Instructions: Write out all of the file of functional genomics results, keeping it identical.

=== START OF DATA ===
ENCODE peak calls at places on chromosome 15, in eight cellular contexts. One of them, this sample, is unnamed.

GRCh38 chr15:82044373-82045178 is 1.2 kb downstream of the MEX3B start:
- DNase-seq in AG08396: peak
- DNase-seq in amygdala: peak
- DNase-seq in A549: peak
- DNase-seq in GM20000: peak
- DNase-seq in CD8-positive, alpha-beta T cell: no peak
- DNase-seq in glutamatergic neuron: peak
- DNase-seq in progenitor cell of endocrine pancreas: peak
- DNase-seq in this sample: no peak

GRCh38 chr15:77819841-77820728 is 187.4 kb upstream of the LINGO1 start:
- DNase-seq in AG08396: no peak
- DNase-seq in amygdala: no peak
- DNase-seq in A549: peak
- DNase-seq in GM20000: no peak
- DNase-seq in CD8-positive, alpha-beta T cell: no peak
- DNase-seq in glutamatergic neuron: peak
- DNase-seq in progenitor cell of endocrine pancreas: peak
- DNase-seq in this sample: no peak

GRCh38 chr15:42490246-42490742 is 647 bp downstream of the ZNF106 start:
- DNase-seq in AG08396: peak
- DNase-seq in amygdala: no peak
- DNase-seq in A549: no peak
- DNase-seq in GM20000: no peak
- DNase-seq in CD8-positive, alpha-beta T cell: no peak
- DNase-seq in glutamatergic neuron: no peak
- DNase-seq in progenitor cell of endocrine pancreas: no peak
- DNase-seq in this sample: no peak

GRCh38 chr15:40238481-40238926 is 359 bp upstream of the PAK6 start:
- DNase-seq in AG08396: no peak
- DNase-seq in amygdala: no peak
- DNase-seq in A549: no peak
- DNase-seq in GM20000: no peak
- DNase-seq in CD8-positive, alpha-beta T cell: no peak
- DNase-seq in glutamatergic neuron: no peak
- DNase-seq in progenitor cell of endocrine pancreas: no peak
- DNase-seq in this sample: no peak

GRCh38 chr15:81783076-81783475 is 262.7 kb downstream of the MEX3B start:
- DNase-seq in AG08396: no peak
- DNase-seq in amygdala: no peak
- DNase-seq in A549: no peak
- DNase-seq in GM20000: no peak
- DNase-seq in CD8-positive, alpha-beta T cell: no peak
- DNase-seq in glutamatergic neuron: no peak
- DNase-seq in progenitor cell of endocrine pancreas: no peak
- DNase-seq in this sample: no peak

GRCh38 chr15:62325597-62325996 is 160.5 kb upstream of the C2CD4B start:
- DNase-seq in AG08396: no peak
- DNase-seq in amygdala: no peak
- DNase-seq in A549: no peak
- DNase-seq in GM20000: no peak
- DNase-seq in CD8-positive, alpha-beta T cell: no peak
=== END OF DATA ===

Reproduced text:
ENCODE peak calls at places on chromosome 15, in eight cellular contexts. One of them, this sample, is unnamed.

GRCh38 chr15:82044373-82045178 is 1.2 kb downstream of the MEX3B start:
- DNase-seq in AG08396: peak
- DNase-seq in amygdala: peak
- DNase-seq in A549: peak
- DNase-seq in GM20000: peak
- DNase-seq in CD8-positive, alpha-beta T cell: no peak
- DNase-seq in glutamatergic neuron: peak
- DNase-seq in progenitor cell of endocrine pancreas: peak
- DNase-seq in this sample: no peak

GRCh38 chr15:77819841-77820728 is 187.4 kb upstream of the LINGO1 start:
- DNase-seq in AG08396: no peak
- DNase-seq in amygdala: no peak
- DNase-seq in A549: peak
- DNase-seq in GM20000: no peak
- DNase-seq in CD8-positive, alpha-beta T cell: no peak
- DNase-seq in glutamatergic neuron: peak
- DNase-seq in progenitor cell of endocrine pancreas: peak
- DNase-seq in this sample: no peak

GRCh38 chr15:42490246-42490742 is 647 bp downstream of the ZNF106 start:
- DNase-seq in AG08396: peak
- DNase-seq in amygdala: no peak
- DNase-seq in A549: no peak
- DNase-seq in GM20000: no peak
- DNase-seq in CD8-positive, alpha-beta T cell: no peak
- DNase-seq in glutamatergic neuron: no peak
- DNase-seq in progenitor cell of endocrine pancreas: no peak
- DNase-seq in this sample: no peak

GRCh38 chr15:40238481-40238926 is 359 bp upstream of the PAK6 start:
- DNase-seq in AG08396: no peak
- DNase-seq in amygdala: no peak
- DNase-seq in A549: no peak
- DNase-seq in GM20000: no peak
- DNase-seq in CD8-positive, alpha-beta T cell: no peak
- DNase-seq in glutamatergic neuron: no peak
- DNase-seq in progenitor cell of endocrine pancreas: no peak
- DNase-seq in this sample: no peak

GRCh38 chr15:81783076-81783475 is 262.7 kb downstream of the MEX3B start:
- DNase-seq in AG08396: no peak
- DNase-seq in amygdala: no peak
- DNase-seq in A549: no peak
- DNase-seq in GM20000: no peak
- DNase-seq in CD8-positive, alpha-beta T cell: no peak
- DNase-seq in glutamatergic neuron: no peak
- DNase-seq in progenitor cell of endocrine pancreas: no peak
- DNase-seq in this sample: no peak

GRCh38 chr15:62325597-62325996 is 160.5 kb upstream of the C2CD4B start:
- DNase-seq in AG08396: no peak
- DNase-seq in amygdala: no peak
- DNase-seq in A549: no peak
- DNase-seq in GM20000: no peak
- DNase-seq in CD8-positive, alpha-beta T cell: no peak